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Do Field Experiments on Labor and Housing Markets Overstate Discrimination? A Re-examination of the Evidence

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  • David Neumark
  • Judith Rich

Abstract

There have been over 80 field experiments on traditional dimensions of discrimination in labor and housing markets since 2000, in 23 countries. These studies nearly always find evidence of discrimination against minorities. However, the estimates of discrimination in these studies can be biased if there is differential variation in the unobservable determinants of productivity or quality of majority and minority groups, so it is possible that this experimental literature as a whole overstates the evidence of discrimination. We re-assess the evidence from the 10 existing studies of discrimination that have sufficient information to correct for this bias. For the housing market studies, the estimated effect of discrimination is robust to this correction. For the labor market studies, in contrast, the evidence is less robust, as just over half of the estimates of discrimination either fall to near zero, become statistically insignificant, or change sign.

Suggested Citation

  • David Neumark & Judith Rich, 2016. "Do Field Experiments on Labor and Housing Markets Overstate Discrimination? A Re-examination of the Evidence," NBER Working Papers 22278, National Bureau of Economic Research, Inc.
  • Handle: RePEc:nbr:nberwo:22278
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    References listed on IDEAS

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    1. Ali M. Ahmed & Lina Andersson & Mats Hammarstedt, 2010. "Can Discrimination in the Housing Market Be Reduced by Increasing the Information about the Applicants?," Land Economics, University of Wisconsin Press, vol. 86(1), pages 79-90.
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    Cited by:

    1. Berson, Clémence & Laouénan, Morgane & Valat, Emmanuel, 2020. "Outsourcing recruitment as a solution to prevent discrimination: A correspondence study," Labour Economics, Elsevier, vol. 64(C).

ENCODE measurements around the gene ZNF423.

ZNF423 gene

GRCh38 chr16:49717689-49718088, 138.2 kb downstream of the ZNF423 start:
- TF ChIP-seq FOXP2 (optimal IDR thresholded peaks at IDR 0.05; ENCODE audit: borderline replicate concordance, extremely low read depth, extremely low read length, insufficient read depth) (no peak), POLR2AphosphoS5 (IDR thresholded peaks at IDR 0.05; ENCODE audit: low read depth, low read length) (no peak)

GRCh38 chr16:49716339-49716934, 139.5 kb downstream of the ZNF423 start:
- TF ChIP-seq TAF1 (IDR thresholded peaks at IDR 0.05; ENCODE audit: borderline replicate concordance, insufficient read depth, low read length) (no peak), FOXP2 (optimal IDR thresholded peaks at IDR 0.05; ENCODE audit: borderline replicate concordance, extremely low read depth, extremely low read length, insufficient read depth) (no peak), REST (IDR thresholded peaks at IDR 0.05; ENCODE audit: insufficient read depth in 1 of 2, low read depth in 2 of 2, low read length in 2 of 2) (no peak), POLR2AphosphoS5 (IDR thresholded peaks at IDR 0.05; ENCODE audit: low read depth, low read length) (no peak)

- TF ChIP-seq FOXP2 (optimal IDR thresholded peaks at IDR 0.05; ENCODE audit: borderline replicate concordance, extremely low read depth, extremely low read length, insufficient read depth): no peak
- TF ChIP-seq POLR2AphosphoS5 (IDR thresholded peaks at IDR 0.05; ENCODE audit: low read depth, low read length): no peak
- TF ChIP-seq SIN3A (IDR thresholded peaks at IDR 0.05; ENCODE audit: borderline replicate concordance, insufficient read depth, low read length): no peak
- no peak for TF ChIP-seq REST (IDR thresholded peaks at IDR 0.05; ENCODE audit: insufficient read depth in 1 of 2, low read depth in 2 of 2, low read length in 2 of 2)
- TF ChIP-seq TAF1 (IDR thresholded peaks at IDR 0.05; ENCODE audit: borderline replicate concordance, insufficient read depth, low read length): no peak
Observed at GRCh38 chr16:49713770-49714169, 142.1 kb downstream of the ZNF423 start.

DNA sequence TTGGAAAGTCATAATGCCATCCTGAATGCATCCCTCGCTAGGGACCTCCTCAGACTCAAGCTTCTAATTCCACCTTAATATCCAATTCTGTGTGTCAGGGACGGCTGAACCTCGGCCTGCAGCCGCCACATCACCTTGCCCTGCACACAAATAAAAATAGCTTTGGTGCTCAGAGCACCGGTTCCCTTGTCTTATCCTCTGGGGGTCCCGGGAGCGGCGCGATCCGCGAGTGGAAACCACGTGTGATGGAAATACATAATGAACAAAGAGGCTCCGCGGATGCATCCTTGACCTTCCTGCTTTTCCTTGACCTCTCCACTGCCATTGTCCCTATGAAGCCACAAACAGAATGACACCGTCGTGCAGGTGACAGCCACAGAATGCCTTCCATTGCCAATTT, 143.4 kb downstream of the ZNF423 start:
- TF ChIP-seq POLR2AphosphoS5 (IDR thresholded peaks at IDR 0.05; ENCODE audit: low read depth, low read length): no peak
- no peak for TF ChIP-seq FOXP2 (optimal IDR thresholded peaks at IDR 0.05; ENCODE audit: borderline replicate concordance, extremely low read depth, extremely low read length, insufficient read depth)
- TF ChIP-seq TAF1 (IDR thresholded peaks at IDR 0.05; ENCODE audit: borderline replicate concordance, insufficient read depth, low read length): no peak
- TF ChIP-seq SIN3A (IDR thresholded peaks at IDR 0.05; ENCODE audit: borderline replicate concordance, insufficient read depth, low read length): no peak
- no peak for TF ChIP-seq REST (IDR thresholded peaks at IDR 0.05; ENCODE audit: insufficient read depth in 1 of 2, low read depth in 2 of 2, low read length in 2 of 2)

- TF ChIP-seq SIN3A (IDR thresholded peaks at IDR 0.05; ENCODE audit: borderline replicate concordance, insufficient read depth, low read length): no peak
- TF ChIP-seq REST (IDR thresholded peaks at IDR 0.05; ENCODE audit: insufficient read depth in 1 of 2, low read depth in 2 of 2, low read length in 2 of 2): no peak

2. Becker, Sascha O. & Fernandes, Ana & Weichselbaumer, Doris, 2019. "Discrimination in hiring based on potential and realized fertility: Evidence from a large-scale field experiment," Labour Economics, Elsevier, vol. 59(C), pages 139-152.
    3. Acolin, Arthur & Bostic, Raphael & Painter, Gary, 2016. "A field study of rental market discrimination across origins in France," Journal of Urban Economics, Elsevier, vol. 95(C), pages 49-63.
    4. Drydakis, Nick & Zimmermann, Klaus F., 2020. "Sexual Orientation, Gender Identity and Labour Market Outcomes: New Patterns and Insights," GLO Discussion Paper Series 627, Global Labor Organization (GLO).
    5. Kübler, Dorothea & Schmid, Julia & Stüber, Robert, 2018. "Gender discrimination in hiring across occupations: a nationally-representative vignette study," Labour Economics, Elsevier, vol. 55(C), pages 215-229.
    6. Becker, Sascha O. & Fernandes, Ana & Weichselbaumer, Doris, 2019. "Discrimination in hiring based on potential and realized fertility: Evidence from a large-scale field experiment," Labour Economics, Elsevier, vol. 59(C), pages 139-152.

    More about this item

    JEL classification:

    • J71 - Labor and Demographic Economics - - Labor Discrimination - - - Hiring and Firing

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